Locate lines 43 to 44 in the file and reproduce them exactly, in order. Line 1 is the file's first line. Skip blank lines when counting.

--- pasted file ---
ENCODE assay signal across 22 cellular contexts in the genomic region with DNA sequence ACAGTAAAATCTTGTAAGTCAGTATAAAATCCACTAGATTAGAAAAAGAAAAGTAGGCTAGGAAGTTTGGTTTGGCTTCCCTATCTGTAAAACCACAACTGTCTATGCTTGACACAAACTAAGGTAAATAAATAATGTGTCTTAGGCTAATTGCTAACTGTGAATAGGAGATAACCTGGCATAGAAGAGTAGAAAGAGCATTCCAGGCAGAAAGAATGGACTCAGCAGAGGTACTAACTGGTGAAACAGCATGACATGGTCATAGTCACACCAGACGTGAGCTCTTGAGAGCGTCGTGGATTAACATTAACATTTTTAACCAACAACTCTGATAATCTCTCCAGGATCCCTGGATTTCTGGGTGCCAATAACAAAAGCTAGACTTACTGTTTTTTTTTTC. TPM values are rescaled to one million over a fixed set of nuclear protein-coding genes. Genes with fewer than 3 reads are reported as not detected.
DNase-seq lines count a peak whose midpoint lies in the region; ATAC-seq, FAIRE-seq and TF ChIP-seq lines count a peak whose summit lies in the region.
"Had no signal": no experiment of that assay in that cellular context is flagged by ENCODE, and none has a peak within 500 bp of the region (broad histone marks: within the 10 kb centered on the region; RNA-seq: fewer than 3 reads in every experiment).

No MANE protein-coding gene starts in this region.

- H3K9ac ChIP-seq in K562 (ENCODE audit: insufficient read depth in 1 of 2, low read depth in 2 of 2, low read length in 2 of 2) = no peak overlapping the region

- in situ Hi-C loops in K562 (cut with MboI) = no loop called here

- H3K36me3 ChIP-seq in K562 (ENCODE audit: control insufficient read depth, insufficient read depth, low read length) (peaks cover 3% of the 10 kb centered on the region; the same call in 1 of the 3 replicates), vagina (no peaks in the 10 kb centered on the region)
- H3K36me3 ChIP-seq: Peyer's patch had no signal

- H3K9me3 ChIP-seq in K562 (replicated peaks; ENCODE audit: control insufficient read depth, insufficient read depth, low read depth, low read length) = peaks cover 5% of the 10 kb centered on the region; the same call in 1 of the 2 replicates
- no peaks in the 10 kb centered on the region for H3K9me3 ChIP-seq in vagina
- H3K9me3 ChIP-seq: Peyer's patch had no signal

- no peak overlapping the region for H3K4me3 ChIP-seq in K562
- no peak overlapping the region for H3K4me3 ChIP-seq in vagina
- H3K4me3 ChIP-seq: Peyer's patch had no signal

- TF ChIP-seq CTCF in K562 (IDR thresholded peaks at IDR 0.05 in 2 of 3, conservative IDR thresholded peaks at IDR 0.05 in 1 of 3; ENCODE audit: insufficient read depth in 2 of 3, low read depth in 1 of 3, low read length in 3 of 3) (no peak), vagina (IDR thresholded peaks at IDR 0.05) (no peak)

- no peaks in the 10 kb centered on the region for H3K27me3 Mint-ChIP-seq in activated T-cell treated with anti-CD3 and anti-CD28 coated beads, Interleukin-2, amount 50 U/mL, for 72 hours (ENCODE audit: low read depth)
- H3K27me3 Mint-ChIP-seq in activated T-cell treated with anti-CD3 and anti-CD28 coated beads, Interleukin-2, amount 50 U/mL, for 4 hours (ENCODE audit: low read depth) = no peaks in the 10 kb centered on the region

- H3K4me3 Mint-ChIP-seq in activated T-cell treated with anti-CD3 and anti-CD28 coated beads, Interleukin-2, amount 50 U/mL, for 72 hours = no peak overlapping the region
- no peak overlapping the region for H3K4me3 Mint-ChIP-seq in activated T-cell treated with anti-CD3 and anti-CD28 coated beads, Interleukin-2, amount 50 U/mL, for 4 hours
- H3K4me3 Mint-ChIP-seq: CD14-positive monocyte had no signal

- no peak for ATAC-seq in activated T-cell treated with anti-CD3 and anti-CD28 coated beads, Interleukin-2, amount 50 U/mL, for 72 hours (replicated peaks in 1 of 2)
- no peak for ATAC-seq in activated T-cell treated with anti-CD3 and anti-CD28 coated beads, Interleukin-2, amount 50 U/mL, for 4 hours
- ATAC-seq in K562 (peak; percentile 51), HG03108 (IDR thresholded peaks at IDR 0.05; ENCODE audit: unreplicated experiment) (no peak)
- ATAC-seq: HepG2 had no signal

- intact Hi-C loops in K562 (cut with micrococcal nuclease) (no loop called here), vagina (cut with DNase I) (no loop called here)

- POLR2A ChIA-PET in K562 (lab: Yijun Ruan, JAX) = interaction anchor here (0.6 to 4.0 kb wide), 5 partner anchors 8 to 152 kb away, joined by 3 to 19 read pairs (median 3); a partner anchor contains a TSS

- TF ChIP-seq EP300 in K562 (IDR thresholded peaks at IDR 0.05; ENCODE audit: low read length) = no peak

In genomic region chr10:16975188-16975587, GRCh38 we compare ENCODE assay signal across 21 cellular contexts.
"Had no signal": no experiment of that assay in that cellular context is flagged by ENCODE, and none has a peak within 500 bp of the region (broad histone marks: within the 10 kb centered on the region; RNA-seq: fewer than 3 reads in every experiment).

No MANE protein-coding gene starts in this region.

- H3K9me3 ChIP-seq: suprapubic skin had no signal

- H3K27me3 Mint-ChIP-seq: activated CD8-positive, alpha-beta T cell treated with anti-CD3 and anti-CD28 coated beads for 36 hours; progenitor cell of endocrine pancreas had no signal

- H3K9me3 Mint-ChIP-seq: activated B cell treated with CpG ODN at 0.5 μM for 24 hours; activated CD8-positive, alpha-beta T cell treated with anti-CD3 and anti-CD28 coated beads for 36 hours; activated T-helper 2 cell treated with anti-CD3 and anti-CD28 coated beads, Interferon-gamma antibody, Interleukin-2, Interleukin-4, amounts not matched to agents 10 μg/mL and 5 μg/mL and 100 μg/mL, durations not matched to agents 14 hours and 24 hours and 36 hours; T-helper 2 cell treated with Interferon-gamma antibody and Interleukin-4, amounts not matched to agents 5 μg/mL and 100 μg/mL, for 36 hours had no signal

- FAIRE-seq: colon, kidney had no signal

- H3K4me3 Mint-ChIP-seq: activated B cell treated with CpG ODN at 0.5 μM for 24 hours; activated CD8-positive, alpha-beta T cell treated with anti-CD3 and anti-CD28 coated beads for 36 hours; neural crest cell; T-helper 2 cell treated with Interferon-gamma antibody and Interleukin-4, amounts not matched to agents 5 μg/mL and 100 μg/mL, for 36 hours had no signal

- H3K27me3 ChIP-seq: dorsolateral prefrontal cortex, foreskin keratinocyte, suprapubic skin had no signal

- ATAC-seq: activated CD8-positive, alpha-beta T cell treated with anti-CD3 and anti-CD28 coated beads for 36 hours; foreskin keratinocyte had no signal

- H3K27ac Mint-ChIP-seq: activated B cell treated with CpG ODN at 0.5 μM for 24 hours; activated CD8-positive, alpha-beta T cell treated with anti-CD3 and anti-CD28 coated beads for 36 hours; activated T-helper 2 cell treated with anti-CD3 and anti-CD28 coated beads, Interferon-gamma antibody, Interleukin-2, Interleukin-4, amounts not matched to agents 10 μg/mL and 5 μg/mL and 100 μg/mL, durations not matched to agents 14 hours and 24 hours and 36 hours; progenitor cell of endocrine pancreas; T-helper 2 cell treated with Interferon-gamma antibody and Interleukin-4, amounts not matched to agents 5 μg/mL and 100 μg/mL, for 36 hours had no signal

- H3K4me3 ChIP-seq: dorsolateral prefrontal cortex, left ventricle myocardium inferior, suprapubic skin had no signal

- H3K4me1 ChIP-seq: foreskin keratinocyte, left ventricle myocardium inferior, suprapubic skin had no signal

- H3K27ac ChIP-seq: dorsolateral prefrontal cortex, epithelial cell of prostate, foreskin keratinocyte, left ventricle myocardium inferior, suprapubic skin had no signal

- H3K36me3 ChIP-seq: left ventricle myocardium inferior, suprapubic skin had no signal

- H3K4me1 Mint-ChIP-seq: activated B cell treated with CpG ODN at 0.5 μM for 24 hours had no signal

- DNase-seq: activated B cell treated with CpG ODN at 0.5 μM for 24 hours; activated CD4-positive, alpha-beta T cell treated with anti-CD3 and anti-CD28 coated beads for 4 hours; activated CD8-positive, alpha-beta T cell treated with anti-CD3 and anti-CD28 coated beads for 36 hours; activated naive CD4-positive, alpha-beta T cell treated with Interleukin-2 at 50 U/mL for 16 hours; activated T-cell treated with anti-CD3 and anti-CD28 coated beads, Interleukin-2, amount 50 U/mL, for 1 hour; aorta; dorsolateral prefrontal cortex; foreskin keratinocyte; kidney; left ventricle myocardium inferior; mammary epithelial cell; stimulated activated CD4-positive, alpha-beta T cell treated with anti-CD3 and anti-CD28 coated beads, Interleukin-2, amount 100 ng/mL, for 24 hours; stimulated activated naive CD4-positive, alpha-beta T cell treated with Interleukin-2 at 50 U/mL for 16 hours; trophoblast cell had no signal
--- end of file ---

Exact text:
- H3K4me1 Mint-ChIP-seq: activated B cell treated with CpG ODN at 0.5 μM for 24 hours had no signal

- DNase-seq: activated B cell treated with CpG ODN at 0.5 μM for 24 hours; activated CD4-positive, alpha-beta T cell treated with anti-CD3 and anti-CD28 coated beads for 4 hours; activated CD8-positive, alpha-beta T cell treated with anti-CD3 and anti-CD28 coated beads for 36 hours; activated naive CD4-positive, alpha-beta T cell treated with Interleukin-2 at 50 U/mL for 16 hours; activated T-cell treated with anti-CD3 and anti-CD28 coated beads, Interleukin-2, amount 50 U/mL, for 1 hour; aorta; dorsolateral prefrontal cortex; foreskin keratinocyte; kidney; left ventricle myocardium inferior; mammary epithelial cell; stimulated activated CD4-positive, alpha-beta T cell treated with anti-CD3 and anti-CD28 coated beads, Interleukin-2, amount 100 ng/mL, for 24 hours; stimulated activated naive CD4-positive, alpha-beta T cell treated with Interleukin-2 at 50 U/mL for 16 hours; trophoblast cell had no signal